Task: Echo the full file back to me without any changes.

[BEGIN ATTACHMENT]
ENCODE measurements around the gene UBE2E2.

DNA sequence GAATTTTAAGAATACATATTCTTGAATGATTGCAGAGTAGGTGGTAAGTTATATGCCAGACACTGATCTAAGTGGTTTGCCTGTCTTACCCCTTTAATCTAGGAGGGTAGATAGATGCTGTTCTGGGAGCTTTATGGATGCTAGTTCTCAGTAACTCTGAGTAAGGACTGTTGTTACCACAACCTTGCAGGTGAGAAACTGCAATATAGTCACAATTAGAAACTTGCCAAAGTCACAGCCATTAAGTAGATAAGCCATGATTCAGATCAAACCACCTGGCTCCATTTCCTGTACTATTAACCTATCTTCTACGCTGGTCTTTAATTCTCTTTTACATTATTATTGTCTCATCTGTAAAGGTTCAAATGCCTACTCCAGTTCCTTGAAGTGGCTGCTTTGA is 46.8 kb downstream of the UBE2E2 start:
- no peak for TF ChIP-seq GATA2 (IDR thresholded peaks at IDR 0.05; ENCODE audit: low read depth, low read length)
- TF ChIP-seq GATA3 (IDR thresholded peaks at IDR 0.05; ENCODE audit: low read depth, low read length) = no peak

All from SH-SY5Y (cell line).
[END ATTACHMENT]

ENCODE measurements around the gene UBE2E2.

DNA sequence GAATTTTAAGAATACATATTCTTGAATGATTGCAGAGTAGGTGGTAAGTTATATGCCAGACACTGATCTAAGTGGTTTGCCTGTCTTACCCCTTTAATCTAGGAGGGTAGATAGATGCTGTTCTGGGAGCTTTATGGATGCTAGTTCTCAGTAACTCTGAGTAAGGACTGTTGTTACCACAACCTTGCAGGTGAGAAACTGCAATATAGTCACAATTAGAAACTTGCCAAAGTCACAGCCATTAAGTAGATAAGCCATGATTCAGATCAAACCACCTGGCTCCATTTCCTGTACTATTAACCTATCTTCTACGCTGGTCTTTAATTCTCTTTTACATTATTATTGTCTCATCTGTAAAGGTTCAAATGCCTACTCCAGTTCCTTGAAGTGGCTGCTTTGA is 46.8 kb downstream of the UBE2E2 start:
- no peak for TF ChIP-seq GATA2 (IDR thresholded peaks at IDR 0.05; ENCODE audit: low read depth, low read length)
- TF ChIP-seq GATA3 (IDR thresholded peaks at IDR 0.05; ENCODE audit: low read depth, low read length) = no peak

All from SH-SY5Y (cell line).